However, the aforementioned products such as Struts and Spring MVC are all request-based MVC implementations (sometimes referred to as action-based implementations). Actions are completed by the requested and then sent to the view to be rendered. State is not maintained between requests. JSF and other comparable products depart from the conventional model and use a component base. What does this mean? Component-based implementations can be seen as starting with the view layer and working back. Components are simply pieces of UI code that are reusable and define functionality and behavior. In contrast to request-based frameworks. the state of the view is maintained between requests for a session, which allows for easier server-side validation and value change event handling. Component-based frameworks allow you to do more with less view code.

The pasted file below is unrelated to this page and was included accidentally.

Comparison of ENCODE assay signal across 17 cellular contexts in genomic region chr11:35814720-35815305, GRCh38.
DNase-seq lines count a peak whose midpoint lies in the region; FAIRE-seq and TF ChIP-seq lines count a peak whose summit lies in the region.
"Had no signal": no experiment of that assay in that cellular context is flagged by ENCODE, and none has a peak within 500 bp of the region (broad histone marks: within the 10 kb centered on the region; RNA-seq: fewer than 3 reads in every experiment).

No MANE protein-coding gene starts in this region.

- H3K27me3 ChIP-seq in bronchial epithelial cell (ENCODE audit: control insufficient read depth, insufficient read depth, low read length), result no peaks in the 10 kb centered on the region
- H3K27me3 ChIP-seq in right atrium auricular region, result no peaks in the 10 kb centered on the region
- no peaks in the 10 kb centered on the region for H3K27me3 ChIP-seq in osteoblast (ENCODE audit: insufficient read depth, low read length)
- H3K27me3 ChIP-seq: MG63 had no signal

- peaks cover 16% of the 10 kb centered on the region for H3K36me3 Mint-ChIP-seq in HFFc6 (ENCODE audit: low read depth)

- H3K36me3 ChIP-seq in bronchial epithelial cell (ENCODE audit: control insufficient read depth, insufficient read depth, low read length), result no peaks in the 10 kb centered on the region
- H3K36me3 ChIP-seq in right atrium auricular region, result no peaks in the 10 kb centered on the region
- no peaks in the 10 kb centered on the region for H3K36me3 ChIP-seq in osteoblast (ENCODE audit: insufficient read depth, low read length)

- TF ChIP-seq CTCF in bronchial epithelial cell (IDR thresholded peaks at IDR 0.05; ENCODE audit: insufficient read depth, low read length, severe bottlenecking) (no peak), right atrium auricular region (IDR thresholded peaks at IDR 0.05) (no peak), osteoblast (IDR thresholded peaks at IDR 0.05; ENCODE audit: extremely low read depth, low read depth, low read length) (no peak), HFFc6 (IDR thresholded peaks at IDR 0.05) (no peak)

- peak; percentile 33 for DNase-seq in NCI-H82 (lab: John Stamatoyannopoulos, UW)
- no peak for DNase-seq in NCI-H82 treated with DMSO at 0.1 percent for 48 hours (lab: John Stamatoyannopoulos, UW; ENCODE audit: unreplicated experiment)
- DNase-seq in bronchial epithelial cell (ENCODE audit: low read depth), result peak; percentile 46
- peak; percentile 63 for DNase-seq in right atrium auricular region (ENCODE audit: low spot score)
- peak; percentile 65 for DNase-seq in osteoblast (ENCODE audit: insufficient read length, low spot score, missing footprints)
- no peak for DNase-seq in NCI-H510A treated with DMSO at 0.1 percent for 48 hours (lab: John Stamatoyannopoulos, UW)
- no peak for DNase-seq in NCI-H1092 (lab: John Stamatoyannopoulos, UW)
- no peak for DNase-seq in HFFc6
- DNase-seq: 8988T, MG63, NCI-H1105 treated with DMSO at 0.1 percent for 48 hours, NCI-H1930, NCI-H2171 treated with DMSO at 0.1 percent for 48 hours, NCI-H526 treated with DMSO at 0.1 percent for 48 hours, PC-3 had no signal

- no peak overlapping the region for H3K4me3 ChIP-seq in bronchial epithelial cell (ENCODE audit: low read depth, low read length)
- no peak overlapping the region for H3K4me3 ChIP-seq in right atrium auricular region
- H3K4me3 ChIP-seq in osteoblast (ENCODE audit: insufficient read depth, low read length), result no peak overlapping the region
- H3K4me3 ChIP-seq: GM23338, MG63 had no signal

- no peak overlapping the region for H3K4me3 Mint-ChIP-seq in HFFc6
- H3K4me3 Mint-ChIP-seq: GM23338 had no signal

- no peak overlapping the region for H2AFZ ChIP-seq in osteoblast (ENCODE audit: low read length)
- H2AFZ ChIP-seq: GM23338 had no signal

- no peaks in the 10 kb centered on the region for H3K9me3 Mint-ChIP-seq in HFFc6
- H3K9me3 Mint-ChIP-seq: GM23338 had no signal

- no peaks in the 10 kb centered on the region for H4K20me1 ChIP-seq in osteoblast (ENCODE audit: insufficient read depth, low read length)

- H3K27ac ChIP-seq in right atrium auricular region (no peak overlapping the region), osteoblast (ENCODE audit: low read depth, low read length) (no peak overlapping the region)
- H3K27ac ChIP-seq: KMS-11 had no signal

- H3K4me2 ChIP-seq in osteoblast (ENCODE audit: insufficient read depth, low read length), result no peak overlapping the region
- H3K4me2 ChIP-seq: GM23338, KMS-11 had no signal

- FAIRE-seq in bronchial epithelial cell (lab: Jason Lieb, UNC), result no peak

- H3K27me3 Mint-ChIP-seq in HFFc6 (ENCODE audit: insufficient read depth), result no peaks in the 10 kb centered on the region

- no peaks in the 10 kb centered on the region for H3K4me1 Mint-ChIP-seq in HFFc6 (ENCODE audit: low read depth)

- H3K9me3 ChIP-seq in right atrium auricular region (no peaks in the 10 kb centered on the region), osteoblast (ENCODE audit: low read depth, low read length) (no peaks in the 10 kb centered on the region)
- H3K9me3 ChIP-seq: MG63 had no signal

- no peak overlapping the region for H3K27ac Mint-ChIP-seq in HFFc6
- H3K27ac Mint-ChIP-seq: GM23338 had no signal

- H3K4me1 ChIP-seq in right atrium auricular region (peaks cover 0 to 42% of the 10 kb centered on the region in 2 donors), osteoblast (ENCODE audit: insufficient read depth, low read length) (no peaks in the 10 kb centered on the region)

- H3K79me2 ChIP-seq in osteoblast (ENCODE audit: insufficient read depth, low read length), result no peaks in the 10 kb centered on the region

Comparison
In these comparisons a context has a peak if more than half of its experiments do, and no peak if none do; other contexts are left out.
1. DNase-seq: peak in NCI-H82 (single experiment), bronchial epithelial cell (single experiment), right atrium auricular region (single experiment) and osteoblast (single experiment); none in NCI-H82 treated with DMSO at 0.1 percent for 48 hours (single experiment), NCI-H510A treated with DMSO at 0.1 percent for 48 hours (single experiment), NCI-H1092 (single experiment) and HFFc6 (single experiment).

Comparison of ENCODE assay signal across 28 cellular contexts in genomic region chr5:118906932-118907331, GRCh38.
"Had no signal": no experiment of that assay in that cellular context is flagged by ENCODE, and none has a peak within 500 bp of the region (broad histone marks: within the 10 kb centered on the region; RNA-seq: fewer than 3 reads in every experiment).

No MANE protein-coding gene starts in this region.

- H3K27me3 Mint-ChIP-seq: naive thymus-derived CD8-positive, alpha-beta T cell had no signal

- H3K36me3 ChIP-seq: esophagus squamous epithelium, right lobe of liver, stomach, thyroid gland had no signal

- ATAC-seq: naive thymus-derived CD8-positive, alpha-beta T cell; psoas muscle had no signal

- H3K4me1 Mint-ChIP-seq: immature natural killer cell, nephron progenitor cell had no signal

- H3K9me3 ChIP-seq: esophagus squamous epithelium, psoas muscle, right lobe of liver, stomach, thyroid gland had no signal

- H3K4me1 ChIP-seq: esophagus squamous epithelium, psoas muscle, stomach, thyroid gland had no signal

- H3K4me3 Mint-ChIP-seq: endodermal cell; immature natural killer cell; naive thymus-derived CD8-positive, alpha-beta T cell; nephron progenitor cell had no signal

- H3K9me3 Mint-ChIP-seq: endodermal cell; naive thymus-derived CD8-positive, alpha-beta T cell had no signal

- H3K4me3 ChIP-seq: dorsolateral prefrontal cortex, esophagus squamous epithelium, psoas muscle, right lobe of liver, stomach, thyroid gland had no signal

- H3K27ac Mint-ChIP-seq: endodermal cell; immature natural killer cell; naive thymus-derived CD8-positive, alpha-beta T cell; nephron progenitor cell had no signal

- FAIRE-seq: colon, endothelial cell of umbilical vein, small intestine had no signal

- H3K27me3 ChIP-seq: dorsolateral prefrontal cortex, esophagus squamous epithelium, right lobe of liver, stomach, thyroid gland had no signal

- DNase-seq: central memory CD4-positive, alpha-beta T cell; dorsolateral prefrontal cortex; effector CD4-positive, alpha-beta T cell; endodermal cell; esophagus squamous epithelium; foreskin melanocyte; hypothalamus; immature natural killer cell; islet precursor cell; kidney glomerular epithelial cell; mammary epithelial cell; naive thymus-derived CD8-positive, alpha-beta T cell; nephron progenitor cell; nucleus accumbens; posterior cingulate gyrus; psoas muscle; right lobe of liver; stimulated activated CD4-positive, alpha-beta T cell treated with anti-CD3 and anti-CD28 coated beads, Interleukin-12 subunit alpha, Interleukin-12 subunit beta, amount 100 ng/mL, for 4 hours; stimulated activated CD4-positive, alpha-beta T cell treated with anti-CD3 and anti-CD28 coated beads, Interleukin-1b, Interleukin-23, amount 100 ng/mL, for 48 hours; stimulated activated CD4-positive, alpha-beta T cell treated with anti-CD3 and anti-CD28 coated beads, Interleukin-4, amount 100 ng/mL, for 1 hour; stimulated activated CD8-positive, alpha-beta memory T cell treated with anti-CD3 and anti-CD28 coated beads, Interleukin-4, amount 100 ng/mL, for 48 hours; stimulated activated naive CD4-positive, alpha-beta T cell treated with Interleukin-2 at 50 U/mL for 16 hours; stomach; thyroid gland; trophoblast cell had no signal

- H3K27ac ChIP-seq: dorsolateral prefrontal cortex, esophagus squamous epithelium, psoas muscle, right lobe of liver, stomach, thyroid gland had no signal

If you are using a product like JSF, you will have much less control over generation of rendered html, css and js. However, in some cases a component based MVC may be for you. Don’t get too excited though, just because a lot of the components can help you quickly create a UI does not imply that development is now “easy” or that you don’t need to understand what’s going on under the hood. Even though some of the components libraries limit the use JavaScript in an application, they are still often built on JS libraries and frequently utilize JQuery for a base. In my opinion, you will still need to have a a good understanding of JavaScript in order to troubleshoot issues and have the understanding needed to build your own components and set up customized Ajax behavior (now you are glad you slogged through that 4000-line JSP so many years ago, aren’t you?).